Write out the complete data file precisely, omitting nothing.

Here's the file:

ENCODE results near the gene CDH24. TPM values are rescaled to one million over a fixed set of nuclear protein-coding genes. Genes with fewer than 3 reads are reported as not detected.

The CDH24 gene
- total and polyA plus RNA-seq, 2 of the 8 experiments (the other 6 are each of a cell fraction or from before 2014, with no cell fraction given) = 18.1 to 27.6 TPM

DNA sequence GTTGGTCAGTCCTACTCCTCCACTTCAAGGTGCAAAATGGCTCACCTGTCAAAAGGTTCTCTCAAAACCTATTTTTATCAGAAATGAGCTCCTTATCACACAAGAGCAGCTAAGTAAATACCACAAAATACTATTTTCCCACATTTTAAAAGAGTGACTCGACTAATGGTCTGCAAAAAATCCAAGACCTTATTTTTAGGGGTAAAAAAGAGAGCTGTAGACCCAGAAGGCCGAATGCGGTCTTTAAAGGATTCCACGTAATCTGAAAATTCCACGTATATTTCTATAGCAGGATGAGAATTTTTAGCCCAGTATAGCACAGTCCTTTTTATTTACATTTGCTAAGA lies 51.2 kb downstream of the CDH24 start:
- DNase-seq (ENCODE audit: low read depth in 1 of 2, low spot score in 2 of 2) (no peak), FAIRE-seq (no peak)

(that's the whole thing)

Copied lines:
ENCODE results near the gene CDH24. TPM values are rescaled to one million over a fixed set of nuclear protein-coding genes. Genes with fewer than 3 reads are reported as not detected.

The CDH24 gene
- total and polyA plus RNA-seq, 2 of the 8 experiments (the other 6 are each of a cell fraction or from before 2014, with no cell fraction given) = 18.1 to 27.6 TPM

DNA sequence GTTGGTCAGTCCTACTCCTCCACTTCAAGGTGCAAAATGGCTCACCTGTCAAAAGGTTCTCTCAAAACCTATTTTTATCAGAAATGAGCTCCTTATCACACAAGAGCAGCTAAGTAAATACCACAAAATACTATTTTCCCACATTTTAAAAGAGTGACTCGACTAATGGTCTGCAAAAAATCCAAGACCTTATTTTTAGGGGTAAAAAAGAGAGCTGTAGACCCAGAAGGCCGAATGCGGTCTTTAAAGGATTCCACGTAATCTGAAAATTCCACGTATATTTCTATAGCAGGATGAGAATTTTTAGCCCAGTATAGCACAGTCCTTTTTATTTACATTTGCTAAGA lies 51.2 kb downstream of the CDH24 start:
- DNase-seq (ENCODE audit: low read depth in 1 of 2, low spot score in 2 of 2) (no peak), FAIRE-seq (no peak)